Chatteris primary school is put into special measures for failing to give an acceptable standard of education

Kingsfield Primary School, Chatteris

Kingsfield Primary School, Chatteris - Credit: Archant

Work has started to tackle weaknesses at a Chatteris primary school after a Government inspection said the teaching and pupil achievement was inadequate.

Kingsfield Primary has been put into special measures following a recent Ofsted report that said pupils lost interest when work was too easy for them and leaders did not check for pupils who were falling behind.

The report said that teaching was inadequate in some classes because pupils were not given work to match their abilities and added that most children in the school did not make sufficient progress in English and maths.

Chair of Governors Steve Foy said: “Whilst we are naturally disappointed with the Inspectors’ conclusions, we are pleased that recent changes implemented by the school’s leadership team and governors were recognised during the inspection.

“The governing body is determined to work to provide stronger professional support and challenge for the head and leadership team and we will work with the local authority and HMI in order to improve outcomes for the children of Kingsfield. They have been and will continue to be, at the centre of all we try to achieve.”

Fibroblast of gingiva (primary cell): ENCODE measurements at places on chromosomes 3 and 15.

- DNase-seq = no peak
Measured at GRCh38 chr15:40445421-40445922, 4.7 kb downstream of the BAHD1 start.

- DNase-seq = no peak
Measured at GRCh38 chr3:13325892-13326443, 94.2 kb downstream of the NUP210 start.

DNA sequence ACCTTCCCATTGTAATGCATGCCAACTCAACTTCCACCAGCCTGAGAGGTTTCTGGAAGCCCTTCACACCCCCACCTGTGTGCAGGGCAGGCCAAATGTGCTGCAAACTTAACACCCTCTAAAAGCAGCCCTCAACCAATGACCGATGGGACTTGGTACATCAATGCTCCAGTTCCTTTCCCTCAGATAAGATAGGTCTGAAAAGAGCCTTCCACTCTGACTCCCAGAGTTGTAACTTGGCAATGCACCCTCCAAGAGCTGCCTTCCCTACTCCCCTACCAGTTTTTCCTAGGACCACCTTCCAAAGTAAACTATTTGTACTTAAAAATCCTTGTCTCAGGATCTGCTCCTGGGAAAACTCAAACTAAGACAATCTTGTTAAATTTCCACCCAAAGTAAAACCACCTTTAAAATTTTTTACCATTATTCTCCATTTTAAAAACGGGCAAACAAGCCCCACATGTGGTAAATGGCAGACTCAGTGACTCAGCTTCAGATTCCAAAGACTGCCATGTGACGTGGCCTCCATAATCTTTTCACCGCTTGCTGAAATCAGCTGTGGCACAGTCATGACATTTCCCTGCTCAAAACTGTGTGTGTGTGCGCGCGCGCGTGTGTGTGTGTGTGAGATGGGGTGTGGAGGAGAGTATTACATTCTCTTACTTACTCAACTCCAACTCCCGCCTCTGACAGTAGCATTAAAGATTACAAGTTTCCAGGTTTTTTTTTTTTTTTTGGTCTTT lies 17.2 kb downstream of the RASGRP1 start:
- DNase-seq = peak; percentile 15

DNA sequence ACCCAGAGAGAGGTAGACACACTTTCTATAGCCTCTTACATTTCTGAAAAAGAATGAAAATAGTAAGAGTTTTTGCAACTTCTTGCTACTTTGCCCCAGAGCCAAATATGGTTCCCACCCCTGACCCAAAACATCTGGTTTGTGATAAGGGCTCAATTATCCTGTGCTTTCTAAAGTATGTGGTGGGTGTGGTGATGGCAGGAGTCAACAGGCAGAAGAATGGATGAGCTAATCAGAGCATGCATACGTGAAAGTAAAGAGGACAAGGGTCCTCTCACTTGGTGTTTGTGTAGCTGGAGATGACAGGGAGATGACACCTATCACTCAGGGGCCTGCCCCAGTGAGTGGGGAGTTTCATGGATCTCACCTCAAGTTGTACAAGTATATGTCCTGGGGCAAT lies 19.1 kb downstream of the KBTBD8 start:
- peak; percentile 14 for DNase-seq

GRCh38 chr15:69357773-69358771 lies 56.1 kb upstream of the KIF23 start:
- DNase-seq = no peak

Inspectors from OfSTED – the Office for Standards in Education – praised several areas of the school in Chatteris, but concluded it required special measures because it was failing to give its pupils an acceptable standard of education.

In some classes, they found good teaching which enabled pupils to make good progress. Inspectors said in the best lessons, teachers asked questions that made pupils think hard about their learning.

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But they also said that the pace of lessons was too slow, and that in too many lessons work was not well matched to pupils’ abilities.

Inspectors said pupils were polite and courteous to adults and they also found pupils had a very good understanding of what bullying was, and felt safe and happy at school. However, they added that behaviour in lessons was not always good.

The team noted that there had been ‘numerous’ changes in leadership at the school since its last inspection, with the previous headteacher leaving in July 2012 and interim headteacher Jan Cobley starting in September 2013.

“The interim headteacher and deputy headteacher have introduced improvements. Leaders now check pupils’ progress more frequently. Teachers now receive clear judgements on how well they are doing,” said the inspectors’ report.

Several members of the governing body are new, and while inspectors said they were inexperienced, they brought a good range of skills and expertise and had completed training and successfully appointed a new headteacher who is due to start in January 2014.

They also praised the good range of before and after-school clubs.

The school was required to improve teaching, and strengthen leadership and management.